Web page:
Who would have thought that it’s possible to use a camp stove to generate electricity? But with the invention of the BioLite stove, you can use sticks, pine cones, and other materials as fuel.
The stove then converts the heat into electricity which can be used to charge your gadgets. Although this option is a bit more expensive, it’s a unique way to cook and generate power at the same time.
Another similar option is the PowerPot which is a thermoelectric generator. It is filled with water and placed on a heat source such as a portable stove or campfire. The pot has a USB port and flame-resistant wire to reach through a campfire so your device doesn’t get damaged or burnt.
A phone can be charged using 4 AA batteries if you can effectively combine them. You will need a battery holder and a way to connect the power to your phone’s USB cable.
There are many cases on the market now which have a built-in battery. Many are also quite durable to protect your phone if it’s dropped and may also be waterproof. Some even feature solar panels on the back to provide another means of recharging the battery.
Turn your fire into power is with a fuel cell that is activated by heat. The VOTO charger can convert carbon and hydrogen from your campfire into electricity.
Just put it under the charcoal when you’re cooking food and let it do its job. It also features an LED light and is quite affordable.
Another option is the FlameStower which is quite small and easily folds up to take up less space. It uses the power of your fire to charge devices. All you have to do is fill the reservoir with water and put the blade directly into any source of fire.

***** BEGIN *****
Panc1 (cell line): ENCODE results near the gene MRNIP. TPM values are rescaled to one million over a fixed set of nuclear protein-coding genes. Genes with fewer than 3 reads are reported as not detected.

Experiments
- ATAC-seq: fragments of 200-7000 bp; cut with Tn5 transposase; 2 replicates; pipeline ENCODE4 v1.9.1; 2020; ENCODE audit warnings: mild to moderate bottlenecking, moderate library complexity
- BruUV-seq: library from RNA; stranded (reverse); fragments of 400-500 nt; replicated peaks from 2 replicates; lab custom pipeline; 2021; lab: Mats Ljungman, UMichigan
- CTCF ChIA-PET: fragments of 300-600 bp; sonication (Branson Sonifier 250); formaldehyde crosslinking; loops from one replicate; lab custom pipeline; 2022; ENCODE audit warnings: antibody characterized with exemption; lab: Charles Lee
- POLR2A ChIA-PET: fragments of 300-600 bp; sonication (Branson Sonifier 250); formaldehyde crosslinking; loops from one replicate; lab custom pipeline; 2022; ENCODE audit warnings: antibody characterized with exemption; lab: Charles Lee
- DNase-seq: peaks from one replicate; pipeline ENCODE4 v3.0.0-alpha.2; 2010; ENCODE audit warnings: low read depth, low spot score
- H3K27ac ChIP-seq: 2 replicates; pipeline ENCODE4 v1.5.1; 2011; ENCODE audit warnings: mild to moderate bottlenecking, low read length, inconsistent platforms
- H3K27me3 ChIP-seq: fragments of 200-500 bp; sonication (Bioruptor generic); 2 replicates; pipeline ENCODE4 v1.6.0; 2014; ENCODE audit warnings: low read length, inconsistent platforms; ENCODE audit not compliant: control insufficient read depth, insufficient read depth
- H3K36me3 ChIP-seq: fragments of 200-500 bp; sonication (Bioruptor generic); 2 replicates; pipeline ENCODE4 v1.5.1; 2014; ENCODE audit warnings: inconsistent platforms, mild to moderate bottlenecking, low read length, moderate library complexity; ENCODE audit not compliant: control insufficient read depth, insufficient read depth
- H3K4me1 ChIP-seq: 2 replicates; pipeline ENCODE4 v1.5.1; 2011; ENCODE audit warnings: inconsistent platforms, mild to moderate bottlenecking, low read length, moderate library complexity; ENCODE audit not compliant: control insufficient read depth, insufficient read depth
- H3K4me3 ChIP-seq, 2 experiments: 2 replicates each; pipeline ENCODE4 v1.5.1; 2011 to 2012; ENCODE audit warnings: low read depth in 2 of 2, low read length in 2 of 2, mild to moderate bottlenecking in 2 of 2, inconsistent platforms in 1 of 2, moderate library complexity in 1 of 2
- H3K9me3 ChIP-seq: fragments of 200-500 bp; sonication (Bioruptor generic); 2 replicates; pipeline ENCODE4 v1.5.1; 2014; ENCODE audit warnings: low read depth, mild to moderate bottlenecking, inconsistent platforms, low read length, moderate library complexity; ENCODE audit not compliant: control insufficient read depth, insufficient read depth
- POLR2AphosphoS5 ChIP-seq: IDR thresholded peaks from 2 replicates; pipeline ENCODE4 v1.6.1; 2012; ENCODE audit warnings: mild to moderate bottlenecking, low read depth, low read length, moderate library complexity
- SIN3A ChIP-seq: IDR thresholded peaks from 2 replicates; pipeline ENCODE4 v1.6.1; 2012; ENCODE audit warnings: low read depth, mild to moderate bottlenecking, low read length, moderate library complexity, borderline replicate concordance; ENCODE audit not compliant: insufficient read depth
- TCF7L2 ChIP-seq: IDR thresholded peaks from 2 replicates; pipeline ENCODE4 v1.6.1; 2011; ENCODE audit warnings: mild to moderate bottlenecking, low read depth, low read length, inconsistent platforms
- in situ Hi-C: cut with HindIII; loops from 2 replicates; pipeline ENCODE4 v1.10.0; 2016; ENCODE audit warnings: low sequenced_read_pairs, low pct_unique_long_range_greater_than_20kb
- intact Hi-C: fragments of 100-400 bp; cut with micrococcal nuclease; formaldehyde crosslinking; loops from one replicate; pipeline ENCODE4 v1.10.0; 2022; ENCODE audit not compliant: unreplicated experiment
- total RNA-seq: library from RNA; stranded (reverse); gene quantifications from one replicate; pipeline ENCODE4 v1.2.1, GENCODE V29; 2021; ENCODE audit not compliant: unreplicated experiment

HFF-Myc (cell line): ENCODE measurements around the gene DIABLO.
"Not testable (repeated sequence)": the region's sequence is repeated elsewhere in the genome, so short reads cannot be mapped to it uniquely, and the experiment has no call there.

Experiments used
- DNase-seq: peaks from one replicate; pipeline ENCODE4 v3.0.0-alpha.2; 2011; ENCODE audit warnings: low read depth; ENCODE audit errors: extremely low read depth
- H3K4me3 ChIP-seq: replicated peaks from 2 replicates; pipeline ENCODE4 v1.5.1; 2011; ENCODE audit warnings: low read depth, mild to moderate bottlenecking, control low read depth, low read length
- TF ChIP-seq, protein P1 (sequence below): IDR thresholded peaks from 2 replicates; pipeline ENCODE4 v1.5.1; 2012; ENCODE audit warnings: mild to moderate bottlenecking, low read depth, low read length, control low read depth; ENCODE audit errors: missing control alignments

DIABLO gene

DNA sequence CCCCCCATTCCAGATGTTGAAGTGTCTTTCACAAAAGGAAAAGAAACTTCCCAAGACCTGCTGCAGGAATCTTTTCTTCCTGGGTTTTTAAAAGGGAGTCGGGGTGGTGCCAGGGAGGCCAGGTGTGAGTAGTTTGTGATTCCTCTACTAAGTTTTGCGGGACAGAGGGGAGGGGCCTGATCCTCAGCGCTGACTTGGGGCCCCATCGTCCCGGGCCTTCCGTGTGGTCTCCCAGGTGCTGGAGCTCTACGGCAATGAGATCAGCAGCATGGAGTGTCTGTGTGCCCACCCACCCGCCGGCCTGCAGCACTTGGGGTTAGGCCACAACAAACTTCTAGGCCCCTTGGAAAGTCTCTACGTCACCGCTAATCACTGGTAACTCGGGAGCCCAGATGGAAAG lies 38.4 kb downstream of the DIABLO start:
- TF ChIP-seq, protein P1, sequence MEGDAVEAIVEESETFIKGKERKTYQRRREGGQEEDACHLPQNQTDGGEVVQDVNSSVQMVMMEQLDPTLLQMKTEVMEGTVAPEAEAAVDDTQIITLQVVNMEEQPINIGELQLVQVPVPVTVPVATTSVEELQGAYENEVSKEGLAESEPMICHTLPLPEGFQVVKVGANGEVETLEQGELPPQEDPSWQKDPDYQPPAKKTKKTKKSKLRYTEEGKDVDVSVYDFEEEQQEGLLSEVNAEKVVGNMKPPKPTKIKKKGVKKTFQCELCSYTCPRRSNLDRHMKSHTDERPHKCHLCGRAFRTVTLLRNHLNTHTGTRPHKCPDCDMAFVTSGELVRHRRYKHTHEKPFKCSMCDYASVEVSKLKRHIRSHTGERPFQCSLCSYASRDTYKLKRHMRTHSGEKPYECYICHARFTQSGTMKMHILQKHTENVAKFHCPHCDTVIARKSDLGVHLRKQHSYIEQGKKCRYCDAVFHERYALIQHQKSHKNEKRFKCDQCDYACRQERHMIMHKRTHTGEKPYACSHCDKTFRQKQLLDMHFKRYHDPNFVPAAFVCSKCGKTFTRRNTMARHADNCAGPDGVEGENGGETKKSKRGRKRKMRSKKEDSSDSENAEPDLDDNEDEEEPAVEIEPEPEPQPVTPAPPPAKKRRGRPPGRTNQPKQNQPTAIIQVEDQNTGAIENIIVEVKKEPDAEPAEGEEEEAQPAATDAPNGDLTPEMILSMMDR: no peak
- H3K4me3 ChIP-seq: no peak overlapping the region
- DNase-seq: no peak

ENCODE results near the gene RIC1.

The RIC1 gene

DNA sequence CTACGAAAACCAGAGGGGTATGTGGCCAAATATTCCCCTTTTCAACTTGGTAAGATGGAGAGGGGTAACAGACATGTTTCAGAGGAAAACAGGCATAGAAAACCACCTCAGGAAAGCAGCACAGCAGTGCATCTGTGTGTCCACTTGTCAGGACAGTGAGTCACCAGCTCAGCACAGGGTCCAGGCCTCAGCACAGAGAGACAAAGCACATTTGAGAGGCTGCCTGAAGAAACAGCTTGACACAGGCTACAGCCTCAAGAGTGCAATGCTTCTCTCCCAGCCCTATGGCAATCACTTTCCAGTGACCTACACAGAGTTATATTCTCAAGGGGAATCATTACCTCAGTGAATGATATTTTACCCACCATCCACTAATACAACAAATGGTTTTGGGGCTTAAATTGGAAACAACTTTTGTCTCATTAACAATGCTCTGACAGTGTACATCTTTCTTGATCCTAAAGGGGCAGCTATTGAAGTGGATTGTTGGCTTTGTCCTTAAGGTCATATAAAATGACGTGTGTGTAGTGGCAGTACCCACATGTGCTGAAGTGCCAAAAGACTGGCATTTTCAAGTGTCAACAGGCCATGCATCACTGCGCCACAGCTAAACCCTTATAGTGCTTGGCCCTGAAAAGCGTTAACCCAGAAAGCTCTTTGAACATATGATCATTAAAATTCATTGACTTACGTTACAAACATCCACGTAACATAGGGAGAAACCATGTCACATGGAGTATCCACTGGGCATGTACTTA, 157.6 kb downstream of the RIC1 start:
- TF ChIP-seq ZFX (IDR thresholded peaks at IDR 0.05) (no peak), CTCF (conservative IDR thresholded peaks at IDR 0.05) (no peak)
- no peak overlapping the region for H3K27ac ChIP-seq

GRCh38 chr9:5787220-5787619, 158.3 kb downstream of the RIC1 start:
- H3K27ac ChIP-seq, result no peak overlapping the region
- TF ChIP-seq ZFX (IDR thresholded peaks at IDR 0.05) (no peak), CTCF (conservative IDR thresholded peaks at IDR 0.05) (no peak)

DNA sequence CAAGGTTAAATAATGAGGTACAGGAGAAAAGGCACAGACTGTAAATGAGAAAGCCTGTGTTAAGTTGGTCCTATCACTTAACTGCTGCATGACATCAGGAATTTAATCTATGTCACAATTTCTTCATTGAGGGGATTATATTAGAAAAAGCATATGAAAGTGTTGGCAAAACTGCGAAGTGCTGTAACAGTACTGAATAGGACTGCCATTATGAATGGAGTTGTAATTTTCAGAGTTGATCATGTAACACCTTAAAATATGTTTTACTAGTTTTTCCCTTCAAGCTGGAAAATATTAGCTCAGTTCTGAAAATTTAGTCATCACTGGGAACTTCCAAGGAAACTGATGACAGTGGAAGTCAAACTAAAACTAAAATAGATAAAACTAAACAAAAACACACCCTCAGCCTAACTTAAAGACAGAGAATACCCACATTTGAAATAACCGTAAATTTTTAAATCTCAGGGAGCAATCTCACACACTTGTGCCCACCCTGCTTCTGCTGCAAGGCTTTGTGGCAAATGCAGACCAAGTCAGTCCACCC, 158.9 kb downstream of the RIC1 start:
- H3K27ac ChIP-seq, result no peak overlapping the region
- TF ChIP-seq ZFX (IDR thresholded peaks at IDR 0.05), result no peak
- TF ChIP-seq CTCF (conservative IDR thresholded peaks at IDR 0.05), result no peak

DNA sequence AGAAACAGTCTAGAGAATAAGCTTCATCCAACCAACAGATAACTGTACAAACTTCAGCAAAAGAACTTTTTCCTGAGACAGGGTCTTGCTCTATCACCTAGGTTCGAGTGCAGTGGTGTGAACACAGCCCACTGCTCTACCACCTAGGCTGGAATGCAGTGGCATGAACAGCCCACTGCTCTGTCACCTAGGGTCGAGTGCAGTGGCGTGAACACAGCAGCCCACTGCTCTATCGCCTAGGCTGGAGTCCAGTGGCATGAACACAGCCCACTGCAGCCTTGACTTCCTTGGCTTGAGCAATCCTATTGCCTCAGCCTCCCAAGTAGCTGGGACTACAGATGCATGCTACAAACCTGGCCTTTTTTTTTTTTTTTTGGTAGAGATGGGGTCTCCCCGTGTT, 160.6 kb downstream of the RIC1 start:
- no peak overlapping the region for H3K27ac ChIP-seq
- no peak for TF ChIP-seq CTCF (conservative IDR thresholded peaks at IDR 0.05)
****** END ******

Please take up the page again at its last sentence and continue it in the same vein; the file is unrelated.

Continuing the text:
Cyclists and mountain bikers will be happy to hear they can use their bikes to convert their pedaling power into electricity. The lightweight and compact Bikecharge Dynamo from Tigra Sport fits onto your wheels and can fully charge your phone with just a 2-3 hour bike ride.
Unique & Innovative Charging Solutions
Researchers and scientists are constantly innovating and coming up with new and interesting ways to charge electronic devices. Many of the newest gadgets can be found on Kickstarter where they are funded and sold to eager early adopters.
Although not all of the campaigns or inventions ended up being sold to the public, there are some uncommon methods featured and new ones being thought up all the time. Keep reading to see what groundbreaking new technology has debuted in recent years.